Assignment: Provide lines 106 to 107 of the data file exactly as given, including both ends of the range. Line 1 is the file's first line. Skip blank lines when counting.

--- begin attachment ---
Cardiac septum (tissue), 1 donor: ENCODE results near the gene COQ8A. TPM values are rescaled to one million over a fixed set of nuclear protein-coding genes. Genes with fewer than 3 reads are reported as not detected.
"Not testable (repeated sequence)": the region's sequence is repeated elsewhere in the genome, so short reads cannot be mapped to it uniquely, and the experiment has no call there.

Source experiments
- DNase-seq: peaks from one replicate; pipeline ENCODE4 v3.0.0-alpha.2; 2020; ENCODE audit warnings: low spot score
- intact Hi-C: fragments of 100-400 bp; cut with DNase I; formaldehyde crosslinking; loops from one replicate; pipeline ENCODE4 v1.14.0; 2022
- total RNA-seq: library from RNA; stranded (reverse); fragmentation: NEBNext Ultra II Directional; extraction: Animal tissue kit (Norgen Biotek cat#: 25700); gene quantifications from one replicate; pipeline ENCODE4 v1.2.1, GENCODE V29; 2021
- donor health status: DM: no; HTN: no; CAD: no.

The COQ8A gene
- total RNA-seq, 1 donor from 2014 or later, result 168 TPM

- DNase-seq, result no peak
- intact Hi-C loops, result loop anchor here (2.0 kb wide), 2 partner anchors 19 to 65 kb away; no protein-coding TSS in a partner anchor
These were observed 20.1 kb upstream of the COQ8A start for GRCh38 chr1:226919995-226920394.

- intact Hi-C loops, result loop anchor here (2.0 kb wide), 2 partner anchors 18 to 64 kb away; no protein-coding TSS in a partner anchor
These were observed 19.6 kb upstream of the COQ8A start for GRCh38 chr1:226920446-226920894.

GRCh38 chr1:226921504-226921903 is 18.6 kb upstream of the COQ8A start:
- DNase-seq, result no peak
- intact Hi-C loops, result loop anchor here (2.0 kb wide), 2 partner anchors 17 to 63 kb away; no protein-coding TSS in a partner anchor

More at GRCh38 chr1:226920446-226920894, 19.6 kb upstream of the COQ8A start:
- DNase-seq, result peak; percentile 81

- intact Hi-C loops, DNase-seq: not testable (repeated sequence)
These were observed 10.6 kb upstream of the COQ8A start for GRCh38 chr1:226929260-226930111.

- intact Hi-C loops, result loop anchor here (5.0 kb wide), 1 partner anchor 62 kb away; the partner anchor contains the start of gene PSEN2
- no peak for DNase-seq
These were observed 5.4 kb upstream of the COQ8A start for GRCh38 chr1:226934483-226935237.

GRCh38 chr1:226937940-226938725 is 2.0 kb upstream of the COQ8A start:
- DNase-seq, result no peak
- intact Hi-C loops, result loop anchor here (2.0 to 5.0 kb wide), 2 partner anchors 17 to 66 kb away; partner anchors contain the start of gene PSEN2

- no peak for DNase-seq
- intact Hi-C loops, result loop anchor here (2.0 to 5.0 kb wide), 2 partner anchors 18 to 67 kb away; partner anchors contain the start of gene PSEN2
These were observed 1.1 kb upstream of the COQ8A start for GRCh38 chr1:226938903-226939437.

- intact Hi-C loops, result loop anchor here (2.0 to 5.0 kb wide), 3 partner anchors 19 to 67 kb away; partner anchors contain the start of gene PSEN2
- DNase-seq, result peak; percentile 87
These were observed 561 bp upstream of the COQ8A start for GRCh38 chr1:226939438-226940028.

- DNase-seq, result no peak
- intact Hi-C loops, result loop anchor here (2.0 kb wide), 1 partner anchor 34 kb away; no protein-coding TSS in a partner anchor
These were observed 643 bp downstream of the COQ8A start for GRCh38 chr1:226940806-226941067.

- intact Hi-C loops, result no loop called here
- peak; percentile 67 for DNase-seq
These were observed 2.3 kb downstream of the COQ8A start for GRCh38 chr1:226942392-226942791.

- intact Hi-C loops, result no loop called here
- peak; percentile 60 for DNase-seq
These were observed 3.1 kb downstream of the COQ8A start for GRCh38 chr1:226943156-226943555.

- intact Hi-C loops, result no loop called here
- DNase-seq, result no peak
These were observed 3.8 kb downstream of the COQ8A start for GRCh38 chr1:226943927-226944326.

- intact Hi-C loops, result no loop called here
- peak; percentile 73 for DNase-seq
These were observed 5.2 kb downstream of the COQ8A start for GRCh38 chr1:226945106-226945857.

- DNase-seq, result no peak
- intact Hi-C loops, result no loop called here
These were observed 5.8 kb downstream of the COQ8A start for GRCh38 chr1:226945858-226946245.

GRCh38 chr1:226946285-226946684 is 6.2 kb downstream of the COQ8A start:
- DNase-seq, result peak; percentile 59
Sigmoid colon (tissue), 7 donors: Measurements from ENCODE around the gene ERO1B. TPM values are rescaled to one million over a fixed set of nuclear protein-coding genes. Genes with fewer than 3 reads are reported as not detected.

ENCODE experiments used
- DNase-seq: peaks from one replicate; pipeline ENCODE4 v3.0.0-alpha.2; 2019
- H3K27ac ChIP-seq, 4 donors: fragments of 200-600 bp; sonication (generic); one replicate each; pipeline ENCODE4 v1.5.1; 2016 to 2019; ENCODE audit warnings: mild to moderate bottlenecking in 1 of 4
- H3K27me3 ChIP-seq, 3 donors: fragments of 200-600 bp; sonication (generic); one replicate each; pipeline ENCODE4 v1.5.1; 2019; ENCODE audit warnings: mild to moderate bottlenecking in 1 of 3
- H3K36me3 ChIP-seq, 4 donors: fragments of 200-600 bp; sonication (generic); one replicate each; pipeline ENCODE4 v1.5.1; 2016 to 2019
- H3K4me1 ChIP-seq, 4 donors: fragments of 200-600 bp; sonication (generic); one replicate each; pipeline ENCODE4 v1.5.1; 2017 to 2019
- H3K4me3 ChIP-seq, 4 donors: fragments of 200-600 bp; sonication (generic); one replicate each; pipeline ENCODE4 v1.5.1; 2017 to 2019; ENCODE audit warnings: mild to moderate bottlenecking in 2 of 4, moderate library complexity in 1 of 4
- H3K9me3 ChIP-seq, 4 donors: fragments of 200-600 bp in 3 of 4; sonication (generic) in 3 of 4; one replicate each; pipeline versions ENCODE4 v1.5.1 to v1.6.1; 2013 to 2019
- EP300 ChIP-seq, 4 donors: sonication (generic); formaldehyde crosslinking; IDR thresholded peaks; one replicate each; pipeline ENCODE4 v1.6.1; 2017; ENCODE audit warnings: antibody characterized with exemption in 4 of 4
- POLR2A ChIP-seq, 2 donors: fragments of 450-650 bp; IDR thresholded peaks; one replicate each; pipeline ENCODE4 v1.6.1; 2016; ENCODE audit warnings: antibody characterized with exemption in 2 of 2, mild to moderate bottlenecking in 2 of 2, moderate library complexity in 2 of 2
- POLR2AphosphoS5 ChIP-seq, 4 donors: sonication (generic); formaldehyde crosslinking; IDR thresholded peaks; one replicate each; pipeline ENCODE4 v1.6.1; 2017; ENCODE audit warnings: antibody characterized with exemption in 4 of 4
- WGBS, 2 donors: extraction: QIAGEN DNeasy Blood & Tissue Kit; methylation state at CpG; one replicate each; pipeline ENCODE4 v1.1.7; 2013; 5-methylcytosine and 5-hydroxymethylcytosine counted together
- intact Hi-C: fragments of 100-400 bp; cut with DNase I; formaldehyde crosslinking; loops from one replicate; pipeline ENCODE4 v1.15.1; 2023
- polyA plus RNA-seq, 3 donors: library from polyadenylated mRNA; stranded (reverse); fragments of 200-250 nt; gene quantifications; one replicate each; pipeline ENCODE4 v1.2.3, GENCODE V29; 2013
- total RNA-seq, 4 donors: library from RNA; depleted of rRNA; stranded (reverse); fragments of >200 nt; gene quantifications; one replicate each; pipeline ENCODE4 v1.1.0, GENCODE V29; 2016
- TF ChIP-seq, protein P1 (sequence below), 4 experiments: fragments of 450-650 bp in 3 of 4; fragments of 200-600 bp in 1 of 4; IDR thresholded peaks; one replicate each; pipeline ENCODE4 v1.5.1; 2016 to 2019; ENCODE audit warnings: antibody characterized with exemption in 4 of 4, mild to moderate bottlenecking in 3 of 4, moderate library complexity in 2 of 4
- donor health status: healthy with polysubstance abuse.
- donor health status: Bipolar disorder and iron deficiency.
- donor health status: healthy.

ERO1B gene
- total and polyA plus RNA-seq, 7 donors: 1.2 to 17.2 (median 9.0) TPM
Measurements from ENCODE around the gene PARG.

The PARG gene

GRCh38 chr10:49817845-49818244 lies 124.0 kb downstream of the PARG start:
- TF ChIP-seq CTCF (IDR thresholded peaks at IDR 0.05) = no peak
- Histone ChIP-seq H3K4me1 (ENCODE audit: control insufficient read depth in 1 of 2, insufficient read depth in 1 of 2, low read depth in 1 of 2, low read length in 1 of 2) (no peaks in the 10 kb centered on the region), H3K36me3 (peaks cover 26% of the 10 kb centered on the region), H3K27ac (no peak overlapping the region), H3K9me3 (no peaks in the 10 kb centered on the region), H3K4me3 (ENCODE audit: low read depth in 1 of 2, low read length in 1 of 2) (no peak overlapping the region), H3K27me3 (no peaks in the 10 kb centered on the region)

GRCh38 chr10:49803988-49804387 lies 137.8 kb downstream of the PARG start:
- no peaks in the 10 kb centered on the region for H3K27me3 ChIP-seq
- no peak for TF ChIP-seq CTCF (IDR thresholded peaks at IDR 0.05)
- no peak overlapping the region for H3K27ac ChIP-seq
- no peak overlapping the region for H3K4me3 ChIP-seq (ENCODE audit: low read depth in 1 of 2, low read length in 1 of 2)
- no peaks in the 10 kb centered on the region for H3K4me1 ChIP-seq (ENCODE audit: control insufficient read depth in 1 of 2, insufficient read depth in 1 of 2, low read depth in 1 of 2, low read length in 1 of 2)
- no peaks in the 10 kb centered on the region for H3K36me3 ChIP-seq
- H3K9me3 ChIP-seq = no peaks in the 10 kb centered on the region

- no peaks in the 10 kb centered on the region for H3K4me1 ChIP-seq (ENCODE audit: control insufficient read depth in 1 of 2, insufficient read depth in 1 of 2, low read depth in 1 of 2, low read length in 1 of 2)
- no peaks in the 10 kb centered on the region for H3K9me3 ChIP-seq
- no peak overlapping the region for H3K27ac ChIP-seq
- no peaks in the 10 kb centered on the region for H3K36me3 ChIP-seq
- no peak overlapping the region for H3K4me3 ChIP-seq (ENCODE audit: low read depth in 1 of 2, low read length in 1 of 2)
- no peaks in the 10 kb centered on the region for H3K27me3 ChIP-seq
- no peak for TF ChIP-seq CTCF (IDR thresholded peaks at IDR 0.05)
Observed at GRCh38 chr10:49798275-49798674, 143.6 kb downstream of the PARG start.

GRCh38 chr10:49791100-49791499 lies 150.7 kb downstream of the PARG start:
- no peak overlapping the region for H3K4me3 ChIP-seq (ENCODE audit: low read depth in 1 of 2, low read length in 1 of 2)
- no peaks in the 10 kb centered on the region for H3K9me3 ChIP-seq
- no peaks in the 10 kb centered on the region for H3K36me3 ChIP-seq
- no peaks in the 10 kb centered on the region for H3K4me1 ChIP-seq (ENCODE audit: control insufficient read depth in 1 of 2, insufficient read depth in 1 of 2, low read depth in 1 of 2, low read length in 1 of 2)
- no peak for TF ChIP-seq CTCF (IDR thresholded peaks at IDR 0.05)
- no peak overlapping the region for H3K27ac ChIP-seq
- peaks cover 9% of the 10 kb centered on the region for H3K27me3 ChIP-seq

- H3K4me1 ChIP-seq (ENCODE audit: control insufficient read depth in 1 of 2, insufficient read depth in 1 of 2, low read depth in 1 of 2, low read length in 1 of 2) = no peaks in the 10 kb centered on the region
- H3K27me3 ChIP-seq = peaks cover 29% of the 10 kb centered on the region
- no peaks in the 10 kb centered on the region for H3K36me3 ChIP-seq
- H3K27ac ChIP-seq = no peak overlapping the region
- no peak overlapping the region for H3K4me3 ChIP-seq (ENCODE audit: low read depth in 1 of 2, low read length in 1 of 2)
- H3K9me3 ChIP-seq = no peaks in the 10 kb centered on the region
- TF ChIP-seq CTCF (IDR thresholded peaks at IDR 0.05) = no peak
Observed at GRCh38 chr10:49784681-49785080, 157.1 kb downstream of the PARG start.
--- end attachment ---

- H3K27me3 ChIP-seq = peaks cover 29% of the 10 kb centered on the region
- no peaks in the 10 kb centered on the region for H3K36me3 ChIP-seq